During the protracted construction, though, Muni had to keep running the PCCs, because there weren’t enough buses to substitute. The streetcars were moved off Market, so the subway between Duboce and Castro could be built easily. The “temporary” streetcar detour included new tracks on 17th Street (still there!) between Church and Castro.

Building the Castro Metro Station while streetcar service continued was more complex. The streetcars had to wind back and forth on trestle track above the station excavation to gain temporary access to the tunnel. Wags called it the ‘Collingwood Elevated,’ for the side street it blocked, but the neighbors on that street and others nearby had more pungent names for it. After station construction was finished in the late 1970s, “temporary” portals shored up with steel and wood retaining walls (also still there) gave the K, L, and M line streetcars access to the Twin Peaks Tunnel, until the subway could open (it was delayed several years).

During this period, of course, the neighborhood was going through more profound changes than any transit line could bring. The earlier generations of immigrants that originally populated the district, largely German and Irish, were gone, and their children and grandchildren were migrating to the suburbs.

A new wave of immigration was sweeping the neighborhood, predominantly gay men, drawn by the City’s relative openness and the attractive (if somewhat down at the heels) housing in the area.

The new residents transformed the neighborhood in many ways, restoring its vintage homes, bringing new life to the street scene, even discarding the old name. No one called it Eureka Valley anymore. It was the Castro now., complete with its own Muni Metro station.

The Trolley Festival: 1983

It looked like surface streetcar service to Castro was history when the last ‘green torpedoes’ pulled into the barn in September 1982. But an unusual coalition of downtown business, Upper Market merchants, and Castro residents, organized by members of our nonprofit Market Street Railway, put together something called the Historic Trolley Festival, to operate restored Muni antiques and vintage streetcars from around the world on the Market Street tracks to provide a ‘substitute attraction’ for the cable cars, then being rebuilt. That’s Mayor Dianne Feinstein, opening the first festival on May 27, 1983 aboard Muni’s very first streetcar from 1912, Car 1, at 17th and Castro. It was supposed to be a one-year thing, but its popularity among Upper Market residents, many of whom preferred the old cars to the crowded Metro or the 8-line bus, called for its return. It ran five summers in all, with a mix of streetcars from around the US and the world, including the 1905 Council Crest streetcar from Portland, Oregon, below.

The permanent F-line: 1995

The great success of the Trolley Festivals led to the construction of the F-line, with Castro providing the western anchor of the operation. The opening event on September 1, 1995, featured the popular open-top Blackpool, England boat tram, but basic service has been provided by popular PCC streetcars, painted to honor the various cities that once operated this historic vehicle type.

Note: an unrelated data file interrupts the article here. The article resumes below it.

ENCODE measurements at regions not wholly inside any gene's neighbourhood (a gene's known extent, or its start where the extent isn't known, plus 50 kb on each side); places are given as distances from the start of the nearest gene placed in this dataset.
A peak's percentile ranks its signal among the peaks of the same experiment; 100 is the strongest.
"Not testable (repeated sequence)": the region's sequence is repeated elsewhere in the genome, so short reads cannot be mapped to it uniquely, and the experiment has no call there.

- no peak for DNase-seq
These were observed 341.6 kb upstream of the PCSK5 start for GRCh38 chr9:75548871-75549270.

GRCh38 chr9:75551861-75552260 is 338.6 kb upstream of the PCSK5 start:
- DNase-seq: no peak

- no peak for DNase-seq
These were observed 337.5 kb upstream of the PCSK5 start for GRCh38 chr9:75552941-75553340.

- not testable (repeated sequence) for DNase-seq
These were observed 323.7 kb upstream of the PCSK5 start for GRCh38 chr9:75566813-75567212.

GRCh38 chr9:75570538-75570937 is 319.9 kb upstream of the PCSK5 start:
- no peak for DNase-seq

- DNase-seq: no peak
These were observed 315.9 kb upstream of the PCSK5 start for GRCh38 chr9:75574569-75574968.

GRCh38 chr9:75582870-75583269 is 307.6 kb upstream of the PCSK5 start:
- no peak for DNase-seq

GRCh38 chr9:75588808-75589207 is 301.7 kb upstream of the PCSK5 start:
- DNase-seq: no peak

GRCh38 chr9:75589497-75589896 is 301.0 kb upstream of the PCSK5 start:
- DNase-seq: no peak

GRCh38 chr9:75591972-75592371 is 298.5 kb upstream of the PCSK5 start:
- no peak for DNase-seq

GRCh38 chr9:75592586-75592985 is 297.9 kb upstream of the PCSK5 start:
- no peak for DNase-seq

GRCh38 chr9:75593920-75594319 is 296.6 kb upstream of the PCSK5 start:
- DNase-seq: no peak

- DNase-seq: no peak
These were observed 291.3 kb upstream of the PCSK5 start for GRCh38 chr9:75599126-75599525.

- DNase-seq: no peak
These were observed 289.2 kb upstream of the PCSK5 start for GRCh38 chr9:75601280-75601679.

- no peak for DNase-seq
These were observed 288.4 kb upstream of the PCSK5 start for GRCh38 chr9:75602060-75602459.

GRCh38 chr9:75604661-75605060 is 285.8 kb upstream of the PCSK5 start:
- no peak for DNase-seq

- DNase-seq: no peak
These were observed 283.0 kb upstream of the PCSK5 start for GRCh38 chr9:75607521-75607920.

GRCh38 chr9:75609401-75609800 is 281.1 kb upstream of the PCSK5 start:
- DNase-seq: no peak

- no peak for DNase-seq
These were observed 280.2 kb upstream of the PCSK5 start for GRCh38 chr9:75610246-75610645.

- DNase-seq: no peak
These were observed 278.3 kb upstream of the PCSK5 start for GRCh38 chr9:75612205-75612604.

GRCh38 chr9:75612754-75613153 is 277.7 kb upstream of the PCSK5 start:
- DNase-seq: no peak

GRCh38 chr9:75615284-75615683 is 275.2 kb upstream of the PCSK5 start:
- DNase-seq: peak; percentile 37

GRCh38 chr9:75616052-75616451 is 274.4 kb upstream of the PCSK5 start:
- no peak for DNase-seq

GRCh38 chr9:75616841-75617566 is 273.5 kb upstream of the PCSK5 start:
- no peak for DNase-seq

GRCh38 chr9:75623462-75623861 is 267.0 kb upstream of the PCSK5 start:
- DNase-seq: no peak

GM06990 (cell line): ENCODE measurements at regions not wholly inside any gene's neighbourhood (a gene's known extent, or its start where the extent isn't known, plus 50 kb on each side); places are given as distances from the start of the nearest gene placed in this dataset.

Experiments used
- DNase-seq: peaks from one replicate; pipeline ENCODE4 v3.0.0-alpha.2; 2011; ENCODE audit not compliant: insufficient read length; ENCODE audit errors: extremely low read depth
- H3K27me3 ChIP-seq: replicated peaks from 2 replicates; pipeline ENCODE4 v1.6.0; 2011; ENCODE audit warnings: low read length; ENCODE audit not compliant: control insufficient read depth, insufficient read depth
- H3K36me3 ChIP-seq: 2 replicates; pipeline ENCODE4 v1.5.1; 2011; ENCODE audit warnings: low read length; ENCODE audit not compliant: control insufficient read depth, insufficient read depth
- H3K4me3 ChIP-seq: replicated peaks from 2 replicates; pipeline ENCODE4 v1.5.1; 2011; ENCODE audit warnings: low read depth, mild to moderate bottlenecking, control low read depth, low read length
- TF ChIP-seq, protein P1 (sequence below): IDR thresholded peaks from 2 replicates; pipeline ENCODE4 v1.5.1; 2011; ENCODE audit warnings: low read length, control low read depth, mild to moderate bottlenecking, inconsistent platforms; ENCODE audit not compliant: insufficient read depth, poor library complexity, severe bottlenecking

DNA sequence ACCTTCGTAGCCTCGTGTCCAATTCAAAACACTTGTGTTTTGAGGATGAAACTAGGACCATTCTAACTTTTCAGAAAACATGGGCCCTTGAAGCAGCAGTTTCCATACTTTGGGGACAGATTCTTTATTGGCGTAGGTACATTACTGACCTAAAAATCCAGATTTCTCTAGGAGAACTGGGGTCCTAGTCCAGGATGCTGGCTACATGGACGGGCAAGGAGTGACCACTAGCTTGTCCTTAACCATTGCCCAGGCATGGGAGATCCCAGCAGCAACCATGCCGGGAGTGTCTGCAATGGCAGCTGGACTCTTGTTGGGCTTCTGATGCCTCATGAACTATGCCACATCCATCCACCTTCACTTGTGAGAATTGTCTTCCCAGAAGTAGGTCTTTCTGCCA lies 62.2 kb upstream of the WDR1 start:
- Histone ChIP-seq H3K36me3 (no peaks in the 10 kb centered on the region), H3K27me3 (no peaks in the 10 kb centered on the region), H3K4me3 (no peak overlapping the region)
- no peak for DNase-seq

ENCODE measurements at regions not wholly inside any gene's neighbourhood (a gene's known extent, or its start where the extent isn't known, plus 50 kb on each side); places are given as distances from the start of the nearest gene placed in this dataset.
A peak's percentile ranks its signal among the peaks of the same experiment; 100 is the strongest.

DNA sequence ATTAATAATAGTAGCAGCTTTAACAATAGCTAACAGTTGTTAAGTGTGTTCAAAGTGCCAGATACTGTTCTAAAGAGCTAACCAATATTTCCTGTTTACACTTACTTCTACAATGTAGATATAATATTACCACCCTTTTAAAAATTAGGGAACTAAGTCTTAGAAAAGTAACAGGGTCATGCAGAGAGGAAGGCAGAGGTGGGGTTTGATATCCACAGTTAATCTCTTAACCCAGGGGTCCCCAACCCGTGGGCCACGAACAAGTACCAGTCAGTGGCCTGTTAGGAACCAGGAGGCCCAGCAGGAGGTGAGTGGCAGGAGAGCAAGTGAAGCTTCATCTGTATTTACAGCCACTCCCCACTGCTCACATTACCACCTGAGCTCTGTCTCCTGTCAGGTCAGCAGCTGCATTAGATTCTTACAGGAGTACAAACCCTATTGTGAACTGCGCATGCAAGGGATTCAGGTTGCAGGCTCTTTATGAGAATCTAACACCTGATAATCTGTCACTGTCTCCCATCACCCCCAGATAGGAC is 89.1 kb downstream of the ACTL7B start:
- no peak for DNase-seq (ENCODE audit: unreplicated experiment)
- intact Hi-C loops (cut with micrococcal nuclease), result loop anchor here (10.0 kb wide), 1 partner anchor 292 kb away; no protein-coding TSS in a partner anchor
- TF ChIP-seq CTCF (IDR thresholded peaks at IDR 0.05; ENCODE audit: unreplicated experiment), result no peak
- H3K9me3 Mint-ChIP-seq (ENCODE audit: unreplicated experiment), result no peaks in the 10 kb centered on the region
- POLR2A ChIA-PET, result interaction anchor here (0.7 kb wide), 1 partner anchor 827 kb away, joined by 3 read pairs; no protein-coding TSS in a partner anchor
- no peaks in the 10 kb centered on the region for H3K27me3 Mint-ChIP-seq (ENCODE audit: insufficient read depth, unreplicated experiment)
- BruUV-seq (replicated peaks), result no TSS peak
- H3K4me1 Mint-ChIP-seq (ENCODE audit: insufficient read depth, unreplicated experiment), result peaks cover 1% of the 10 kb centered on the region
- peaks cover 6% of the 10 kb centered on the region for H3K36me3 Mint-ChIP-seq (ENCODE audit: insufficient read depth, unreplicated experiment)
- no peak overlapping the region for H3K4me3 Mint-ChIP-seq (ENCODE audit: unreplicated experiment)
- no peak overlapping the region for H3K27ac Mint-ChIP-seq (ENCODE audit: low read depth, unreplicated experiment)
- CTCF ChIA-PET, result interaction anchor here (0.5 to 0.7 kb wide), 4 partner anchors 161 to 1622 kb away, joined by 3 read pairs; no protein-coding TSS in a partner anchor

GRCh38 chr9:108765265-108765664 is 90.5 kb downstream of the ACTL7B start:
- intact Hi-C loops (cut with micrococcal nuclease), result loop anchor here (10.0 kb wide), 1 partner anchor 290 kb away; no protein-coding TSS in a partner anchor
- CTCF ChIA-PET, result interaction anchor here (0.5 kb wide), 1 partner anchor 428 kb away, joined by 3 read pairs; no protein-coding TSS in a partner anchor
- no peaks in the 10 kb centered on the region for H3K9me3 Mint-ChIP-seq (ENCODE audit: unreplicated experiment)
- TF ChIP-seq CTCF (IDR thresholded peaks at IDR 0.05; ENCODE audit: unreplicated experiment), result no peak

The F-line replaced the 8-line trolley coaches, and was immediately so popular that Muni realized it would need additional cars to operate the planned extension to Fisherman’s Wharf. Muni acquired ten 1928-vintage trams from Milan, Italy, and opened The Embarcadero extension on March 4, 2000, providing direct service from the Castro to Fisherman’s Wharf for the first time. The F-line has proven to be a big help to the small businesses of the Castro and all along its route.

Castro by Cable Car Poster

We at Market Street Railway are proud members of the Castro Merchants and have many supporters in the neighborhood, with the Twin Peaks Tavern next to the F-line terminal being one of our longest-standing business members.

We are also proud to offer a number of great Castro-themed products, part of our exclusive Historic Travel Series, at our online store and our museum. We at Market Street Railway are proud members of the Castro Merchants and have many supporters in the neighborhood, with the Twin Peaks Tavern next to the F-line terminal being one of our longest-standing business members.

So the Castro has seen a great deal of transit change and social change as well. But thanks to the F-line, one constant remains. When Castro residents head downtown, they ride the rails of Market Street, just as their predecessors have for more than 130 years.

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Magic Carpet Ride


San Francisco’s first streamlined streetcars arrived in 1939. The outsides looked like the modern “PCC” streetcars popping up in many North American cities at the time, but San Francisco’s were different inside, because the City Charter of the day forbade the payment of patent royalties for some reason, and many components of the PCC were patented.